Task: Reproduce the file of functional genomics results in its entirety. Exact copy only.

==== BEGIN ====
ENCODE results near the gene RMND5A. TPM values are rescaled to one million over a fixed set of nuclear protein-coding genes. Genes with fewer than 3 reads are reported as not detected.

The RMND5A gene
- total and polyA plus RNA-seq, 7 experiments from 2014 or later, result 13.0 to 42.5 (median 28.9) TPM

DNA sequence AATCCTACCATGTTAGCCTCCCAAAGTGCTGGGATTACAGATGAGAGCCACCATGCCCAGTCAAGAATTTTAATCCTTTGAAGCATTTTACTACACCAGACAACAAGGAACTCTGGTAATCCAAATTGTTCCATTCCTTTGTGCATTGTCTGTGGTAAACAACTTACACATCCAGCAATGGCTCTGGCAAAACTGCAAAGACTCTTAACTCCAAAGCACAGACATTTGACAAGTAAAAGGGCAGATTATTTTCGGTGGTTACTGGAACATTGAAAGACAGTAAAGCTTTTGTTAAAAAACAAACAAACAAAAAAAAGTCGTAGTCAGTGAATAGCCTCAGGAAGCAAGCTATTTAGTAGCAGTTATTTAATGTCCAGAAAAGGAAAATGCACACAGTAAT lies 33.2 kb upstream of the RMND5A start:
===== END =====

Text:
ENCODE results near the gene RMND5A. TPM values are rescaled to one million over a fixed set of nuclear protein-coding genes. Genes with fewer than 3 reads are reported as not detected.

The RMND5A gene
- total and polyA plus RNA-seq, 7 experiments from 2014 or later, result 13.0 to 42.5 (median 28.9) TPM

DNA sequence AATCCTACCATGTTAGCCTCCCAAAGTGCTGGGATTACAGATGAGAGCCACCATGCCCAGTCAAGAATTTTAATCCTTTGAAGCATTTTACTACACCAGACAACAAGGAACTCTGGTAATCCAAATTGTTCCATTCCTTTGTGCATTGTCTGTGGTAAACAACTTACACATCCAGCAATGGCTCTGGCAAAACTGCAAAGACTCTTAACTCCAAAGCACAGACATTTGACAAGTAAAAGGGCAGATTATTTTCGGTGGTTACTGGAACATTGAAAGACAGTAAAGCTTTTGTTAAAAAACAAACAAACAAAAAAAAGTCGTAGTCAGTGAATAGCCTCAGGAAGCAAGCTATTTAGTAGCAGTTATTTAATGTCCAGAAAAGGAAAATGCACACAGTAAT lies 33.2 kb upstream of the RMND5A start: